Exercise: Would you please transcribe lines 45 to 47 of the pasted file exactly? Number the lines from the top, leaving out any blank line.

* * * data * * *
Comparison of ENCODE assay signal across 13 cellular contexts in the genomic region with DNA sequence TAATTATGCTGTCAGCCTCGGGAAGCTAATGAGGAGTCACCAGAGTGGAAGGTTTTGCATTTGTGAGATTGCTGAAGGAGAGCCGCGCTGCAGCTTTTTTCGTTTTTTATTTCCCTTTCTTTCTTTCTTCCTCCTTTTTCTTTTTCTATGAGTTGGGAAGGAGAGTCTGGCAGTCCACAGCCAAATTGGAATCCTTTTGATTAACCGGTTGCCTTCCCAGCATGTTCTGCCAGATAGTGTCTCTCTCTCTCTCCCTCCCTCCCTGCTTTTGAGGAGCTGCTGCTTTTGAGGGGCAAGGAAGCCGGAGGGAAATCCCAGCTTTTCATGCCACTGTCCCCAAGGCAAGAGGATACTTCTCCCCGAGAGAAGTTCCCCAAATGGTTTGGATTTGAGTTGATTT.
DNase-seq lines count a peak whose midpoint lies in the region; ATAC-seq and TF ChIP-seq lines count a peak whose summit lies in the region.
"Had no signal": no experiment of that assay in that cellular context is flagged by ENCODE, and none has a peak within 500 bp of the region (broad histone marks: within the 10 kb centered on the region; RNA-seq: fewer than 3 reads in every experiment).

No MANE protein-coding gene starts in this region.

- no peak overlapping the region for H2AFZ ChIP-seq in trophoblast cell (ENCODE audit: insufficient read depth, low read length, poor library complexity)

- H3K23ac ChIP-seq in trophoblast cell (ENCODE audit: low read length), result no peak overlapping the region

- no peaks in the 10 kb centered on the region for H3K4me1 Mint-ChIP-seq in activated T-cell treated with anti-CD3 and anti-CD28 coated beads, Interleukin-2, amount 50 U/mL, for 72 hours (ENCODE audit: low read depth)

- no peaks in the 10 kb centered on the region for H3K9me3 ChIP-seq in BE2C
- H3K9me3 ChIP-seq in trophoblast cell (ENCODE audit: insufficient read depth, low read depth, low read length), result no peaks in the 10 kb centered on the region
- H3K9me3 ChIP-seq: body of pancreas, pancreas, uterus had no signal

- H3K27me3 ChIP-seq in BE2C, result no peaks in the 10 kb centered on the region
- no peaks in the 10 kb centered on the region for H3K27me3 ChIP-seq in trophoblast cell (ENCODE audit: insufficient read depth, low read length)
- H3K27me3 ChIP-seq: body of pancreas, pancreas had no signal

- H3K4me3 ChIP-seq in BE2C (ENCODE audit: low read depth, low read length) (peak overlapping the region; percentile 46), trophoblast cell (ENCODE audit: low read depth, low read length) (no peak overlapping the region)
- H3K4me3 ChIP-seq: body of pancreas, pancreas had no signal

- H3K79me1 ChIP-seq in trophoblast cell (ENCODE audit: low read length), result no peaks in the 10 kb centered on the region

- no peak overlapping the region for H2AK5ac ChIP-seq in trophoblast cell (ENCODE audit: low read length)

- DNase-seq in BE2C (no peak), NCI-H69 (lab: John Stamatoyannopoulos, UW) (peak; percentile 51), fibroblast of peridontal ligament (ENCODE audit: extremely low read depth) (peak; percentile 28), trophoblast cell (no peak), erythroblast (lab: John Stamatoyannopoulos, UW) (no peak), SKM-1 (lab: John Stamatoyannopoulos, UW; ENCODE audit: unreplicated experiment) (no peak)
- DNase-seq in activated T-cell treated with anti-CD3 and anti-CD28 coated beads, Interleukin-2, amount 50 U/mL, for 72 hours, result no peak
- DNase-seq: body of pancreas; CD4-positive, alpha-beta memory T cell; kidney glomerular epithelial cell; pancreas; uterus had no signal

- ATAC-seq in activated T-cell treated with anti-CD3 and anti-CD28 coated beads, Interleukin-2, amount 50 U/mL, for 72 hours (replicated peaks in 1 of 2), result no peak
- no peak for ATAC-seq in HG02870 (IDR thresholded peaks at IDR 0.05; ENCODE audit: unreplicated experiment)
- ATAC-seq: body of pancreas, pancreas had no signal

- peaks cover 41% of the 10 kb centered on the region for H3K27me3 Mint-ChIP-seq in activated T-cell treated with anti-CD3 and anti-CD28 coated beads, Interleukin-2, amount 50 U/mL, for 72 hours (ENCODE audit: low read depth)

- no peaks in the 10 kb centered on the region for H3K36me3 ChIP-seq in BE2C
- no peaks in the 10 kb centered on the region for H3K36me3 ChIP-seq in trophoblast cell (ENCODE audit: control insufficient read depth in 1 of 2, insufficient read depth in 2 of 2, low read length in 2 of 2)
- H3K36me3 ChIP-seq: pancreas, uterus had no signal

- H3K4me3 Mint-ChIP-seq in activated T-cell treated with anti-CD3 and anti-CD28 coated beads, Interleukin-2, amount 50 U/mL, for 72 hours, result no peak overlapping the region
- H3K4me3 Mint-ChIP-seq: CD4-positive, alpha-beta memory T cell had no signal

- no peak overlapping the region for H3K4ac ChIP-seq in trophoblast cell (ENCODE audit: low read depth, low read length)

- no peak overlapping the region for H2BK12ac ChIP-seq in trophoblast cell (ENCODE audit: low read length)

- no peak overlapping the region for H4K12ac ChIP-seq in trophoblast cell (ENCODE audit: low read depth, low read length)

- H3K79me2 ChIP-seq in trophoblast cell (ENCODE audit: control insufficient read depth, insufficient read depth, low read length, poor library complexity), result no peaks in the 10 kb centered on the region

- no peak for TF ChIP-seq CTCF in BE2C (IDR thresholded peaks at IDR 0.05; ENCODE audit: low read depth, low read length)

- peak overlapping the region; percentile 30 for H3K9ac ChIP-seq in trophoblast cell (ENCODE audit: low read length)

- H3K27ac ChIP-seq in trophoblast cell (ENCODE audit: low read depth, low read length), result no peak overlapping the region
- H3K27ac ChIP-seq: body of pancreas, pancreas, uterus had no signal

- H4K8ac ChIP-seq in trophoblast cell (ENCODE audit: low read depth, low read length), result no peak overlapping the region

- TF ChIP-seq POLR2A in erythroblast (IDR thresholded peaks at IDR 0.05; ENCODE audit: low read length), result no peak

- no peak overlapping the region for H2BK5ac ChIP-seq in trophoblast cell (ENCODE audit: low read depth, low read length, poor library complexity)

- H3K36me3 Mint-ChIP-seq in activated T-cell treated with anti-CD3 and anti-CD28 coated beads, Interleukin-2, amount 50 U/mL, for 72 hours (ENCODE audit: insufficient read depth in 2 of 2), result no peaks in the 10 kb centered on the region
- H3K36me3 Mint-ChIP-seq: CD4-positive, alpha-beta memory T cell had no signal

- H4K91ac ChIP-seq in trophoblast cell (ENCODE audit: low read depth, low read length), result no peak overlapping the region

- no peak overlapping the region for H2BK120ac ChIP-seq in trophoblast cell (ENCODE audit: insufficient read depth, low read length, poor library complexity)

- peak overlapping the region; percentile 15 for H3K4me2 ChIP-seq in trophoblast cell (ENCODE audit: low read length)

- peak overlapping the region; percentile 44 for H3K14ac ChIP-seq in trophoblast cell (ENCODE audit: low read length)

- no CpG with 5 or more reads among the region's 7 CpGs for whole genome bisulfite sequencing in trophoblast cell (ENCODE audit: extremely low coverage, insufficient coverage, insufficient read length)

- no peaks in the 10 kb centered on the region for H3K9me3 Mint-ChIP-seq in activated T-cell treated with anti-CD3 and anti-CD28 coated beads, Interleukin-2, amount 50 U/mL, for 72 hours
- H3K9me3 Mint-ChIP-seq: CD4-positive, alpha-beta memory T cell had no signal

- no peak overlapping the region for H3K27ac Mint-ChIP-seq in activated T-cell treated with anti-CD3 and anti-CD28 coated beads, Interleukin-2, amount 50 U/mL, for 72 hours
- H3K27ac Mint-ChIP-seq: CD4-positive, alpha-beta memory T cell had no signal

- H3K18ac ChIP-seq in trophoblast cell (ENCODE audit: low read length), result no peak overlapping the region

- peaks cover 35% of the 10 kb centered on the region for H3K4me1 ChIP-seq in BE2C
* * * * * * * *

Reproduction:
- peak overlapping the region; percentile 15 for H3K4me2 ChIP-seq in trophoblast cell (ENCODE audit: low read length)

- peak overlapping the region; percentile 44 for H3K14ac ChIP-seq in trophoblast cell (ENCODE audit: low read length)

- no CpG with 5 or more reads among the region's 7 CpGs for whole genome bisulfite sequencing in trophoblast cell (ENCODE audit: extremely low coverage, insufficient coverage, insufficient read length)